You may not know the trouble that some people have to go through whenever they have to eat out at a restaurant that they are not familiar with. It could be a friend or a family members’ birthday that you want to celebrate with in their favorite restaurant but with a food allergy looming over your head, it would be hard to pick and choose the food that you want to eat without seeming picky and snobbish.
Now, if restaurants used QR Codes to tell patrons about what exactly are the ingredients that were used in their dishes, life would be so much easier for those with troubled tummies.
So far, we have seen them in advertisements, commercials, product packaging, museums, parks, cupcakes, clothing, books and what-nots, how about using it to save consumers with food allergies some trouble? I strongly think that it would win the restaurant a lot of brownie points even with those who do NOT have a problem with their food. If these restaurants told consumers EXACTLY what is in their food with a QR Code, it serves to give people the impression that they really, truly care about what goes into their patrons’ stomachs. That can only be a good thing.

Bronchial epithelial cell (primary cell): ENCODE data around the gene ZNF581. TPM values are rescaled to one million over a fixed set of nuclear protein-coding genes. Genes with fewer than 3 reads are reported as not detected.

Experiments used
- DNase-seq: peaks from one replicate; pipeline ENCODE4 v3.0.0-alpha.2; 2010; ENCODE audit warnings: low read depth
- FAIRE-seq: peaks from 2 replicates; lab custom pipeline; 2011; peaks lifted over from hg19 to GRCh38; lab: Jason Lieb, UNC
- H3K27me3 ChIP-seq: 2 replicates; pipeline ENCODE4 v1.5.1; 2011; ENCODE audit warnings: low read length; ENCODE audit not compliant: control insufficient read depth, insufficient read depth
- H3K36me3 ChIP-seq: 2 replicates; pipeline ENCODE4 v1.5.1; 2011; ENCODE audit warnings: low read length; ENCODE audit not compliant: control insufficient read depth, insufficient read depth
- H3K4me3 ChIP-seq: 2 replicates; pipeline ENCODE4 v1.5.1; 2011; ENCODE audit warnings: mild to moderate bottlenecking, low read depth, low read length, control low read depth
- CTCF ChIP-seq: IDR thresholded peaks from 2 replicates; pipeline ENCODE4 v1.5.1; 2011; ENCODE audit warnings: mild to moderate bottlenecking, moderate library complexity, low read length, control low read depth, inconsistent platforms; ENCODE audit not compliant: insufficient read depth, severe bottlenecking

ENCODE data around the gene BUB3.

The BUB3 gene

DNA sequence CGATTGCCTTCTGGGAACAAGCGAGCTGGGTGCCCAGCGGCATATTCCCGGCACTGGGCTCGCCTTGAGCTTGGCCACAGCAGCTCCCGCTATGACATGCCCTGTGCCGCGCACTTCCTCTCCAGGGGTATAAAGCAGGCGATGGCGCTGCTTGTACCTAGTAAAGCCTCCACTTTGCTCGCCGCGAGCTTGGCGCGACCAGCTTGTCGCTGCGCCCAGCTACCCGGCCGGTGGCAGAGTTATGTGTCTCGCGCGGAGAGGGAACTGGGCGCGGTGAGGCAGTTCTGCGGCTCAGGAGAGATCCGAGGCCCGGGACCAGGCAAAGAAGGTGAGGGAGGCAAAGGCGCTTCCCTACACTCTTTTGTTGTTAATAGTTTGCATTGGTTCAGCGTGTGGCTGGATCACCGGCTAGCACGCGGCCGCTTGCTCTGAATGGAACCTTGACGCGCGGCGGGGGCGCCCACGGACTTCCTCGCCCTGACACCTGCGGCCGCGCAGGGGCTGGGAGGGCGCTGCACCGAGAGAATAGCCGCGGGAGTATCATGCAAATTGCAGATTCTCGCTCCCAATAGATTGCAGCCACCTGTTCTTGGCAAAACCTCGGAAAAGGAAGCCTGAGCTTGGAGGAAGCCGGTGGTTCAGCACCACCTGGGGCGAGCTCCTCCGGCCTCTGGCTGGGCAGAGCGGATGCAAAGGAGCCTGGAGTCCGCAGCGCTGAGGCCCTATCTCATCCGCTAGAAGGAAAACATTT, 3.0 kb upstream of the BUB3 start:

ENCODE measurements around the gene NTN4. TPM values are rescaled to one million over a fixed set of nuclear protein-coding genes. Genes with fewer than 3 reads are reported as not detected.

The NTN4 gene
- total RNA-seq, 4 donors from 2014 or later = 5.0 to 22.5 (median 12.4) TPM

MADgreens, a restaurant chain in Colorado, a chain run by Gipsee Inc., have started doing so in hope of helping their customers make more informed decisions when they are eating at any one of their restaurants. According to the co-founder of the company, it is more practical to use QR Code because information is available instantly right in the palm of the customers’ hands before they make a decision. So, before ordering, check the ingredients by giving it a quick scan and there you have it – all the information that you need. I am sure people with food allergy are giving the outlet the thumbs up.
This move seems apt because according to a recent report, it showed that there was a record-breaking five point three million scans just in June 2012 alone. The figure is positively mind-blowing indeed. If we wanted to get into the details, there were one hundred and twenty scans per minute. And the report is based on just one specific system that they are using…can you imagine if we included all other trackable QR Codes all over the world? It would be astonishing indeed.
What do you think would improve your experience in a restaurant? Would you take the time to scan QR Codes in menus or displays before ordering?
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